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J Biol Chem. 2000 Aug 25;275(34):26649-60.

The nuclear matrix protein CDP represses hepatic transcription of the human cholesterol-7alpha hydroxylase gene.

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Palo Alto Medical Foundation Research Institute, Palo Alto, California 94301, USA.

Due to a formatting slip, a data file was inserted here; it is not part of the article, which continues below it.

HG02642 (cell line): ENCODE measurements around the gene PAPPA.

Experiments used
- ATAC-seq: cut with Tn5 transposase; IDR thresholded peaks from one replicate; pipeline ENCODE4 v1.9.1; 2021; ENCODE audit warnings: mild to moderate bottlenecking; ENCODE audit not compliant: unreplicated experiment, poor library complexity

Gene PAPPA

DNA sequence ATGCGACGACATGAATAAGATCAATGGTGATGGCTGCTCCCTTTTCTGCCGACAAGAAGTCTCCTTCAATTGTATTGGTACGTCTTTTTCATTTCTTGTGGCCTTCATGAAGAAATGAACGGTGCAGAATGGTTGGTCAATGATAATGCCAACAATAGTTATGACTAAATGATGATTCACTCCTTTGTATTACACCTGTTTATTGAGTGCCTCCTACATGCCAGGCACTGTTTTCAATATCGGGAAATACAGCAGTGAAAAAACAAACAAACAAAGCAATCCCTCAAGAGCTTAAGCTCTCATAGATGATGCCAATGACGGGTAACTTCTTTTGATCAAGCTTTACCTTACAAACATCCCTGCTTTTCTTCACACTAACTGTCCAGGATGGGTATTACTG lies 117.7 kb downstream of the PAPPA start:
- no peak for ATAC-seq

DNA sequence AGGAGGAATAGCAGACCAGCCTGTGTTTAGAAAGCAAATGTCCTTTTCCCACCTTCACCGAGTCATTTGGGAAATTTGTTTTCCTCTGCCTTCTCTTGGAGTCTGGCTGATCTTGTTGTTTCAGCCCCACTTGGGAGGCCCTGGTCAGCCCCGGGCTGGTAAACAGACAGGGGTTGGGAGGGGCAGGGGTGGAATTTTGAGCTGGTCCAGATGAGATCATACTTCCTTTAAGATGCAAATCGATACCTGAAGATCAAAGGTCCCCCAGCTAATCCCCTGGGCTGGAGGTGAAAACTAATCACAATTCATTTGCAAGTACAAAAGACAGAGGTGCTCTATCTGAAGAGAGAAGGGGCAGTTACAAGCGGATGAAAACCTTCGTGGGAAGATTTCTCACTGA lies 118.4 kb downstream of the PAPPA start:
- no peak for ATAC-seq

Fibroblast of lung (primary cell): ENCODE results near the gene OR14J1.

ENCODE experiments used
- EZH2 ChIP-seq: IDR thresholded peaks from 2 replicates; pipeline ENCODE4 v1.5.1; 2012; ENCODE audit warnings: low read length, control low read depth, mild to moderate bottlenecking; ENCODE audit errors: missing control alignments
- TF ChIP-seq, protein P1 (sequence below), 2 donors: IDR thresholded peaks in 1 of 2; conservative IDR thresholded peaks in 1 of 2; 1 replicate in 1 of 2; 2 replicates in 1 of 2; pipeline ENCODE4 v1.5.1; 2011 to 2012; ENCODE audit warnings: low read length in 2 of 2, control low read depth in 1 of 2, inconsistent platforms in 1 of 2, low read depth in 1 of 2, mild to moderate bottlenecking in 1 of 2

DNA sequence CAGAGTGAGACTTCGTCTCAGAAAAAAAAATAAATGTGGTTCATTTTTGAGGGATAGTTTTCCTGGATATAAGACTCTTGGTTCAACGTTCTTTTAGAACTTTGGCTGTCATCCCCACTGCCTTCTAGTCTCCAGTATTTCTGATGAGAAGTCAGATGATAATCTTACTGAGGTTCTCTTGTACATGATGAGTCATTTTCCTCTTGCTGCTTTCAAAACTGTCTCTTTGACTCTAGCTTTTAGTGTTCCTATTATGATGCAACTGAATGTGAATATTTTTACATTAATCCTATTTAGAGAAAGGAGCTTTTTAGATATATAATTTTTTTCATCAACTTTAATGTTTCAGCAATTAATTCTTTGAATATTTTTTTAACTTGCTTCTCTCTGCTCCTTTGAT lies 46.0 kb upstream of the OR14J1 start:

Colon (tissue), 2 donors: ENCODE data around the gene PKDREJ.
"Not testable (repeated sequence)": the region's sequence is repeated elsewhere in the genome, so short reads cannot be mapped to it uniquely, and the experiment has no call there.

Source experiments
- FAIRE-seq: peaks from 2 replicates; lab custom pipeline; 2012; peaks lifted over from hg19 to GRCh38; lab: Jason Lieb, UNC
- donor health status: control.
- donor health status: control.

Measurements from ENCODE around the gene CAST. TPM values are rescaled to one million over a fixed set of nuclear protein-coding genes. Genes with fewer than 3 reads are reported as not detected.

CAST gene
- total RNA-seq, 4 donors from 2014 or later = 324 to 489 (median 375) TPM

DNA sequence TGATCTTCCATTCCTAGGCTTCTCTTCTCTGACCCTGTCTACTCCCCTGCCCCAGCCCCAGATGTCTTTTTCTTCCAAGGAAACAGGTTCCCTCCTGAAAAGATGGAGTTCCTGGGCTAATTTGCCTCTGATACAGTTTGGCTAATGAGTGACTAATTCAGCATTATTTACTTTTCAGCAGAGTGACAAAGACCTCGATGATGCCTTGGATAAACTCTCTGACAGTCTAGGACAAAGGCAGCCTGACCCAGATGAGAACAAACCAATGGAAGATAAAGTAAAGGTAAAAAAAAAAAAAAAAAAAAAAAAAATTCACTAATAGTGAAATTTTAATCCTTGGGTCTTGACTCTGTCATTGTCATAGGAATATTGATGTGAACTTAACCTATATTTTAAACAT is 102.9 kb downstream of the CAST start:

To date, the molecular mechanisms that govern hepatic-specific transcription of the human cholesterol 7alpha-hydroxylase (CYP7A1) gene are poorly understood. We recently reported that the region extending from -1888 to +46, which includes the promoter, is not capable of conferring expression to human CYP7A1 promoter lacZ transgenes in the livers of mice, but that expression is observed with transgenes containing the entire structural gene. To locate liver-specific elements in other segments of the human gene, DNase I hypersensitivity studies were performed with transcriptionally active, liver-derived HepG2 cells and with transcriptionally inactive HeLa cells. Three DNase I hypersensitivity sites were detected within the first intron of the human CYP7A1 gene, but only in HepG2 cells. Transient transfection experiments with HepG2 cells revealed a transcriptional repressor within intron 1. Five binding sites for the CAAT displacement protein (CDP) were detected within intron 1. Since CDP is a nuclear matrix protein, two methods were employed to localize nuclear matrix attachment sites within intron 1 of the human CYP7A1 gene. A matrix attachment site was found throughout the entirety of intron 1. Gel retardation experiments and cell transfection studies provided evidence for the repression mechanism. Repression is achieved by displacement by CDP of two hepatic activators, namely HNF-1alpha and C/EBPalpha, that bind to three different sites within intron 1. Additionally, CDP represses transactivation mediated by these two activators.

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